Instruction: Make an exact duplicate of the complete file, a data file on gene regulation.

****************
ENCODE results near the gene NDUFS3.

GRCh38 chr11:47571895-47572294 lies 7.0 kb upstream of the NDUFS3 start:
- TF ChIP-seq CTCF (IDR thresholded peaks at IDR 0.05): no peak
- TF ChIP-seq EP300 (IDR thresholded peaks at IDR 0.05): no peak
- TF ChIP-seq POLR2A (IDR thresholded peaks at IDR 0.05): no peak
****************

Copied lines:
ENCODE results near the gene NDUFS3.

GRCh38 chr11:47571895-47572294 lies 7.0 kb upstream of the NDUFS3 start:
- TF ChIP-seq CTCF (IDR thresholded peaks at IDR 0.05): no peak
- TF ChIP-seq EP300 (IDR thresholded peaks at IDR 0.05): no peak
- TF ChIP-seq POLR2A (IDR thresholded peaks at IDR 0.05): no peak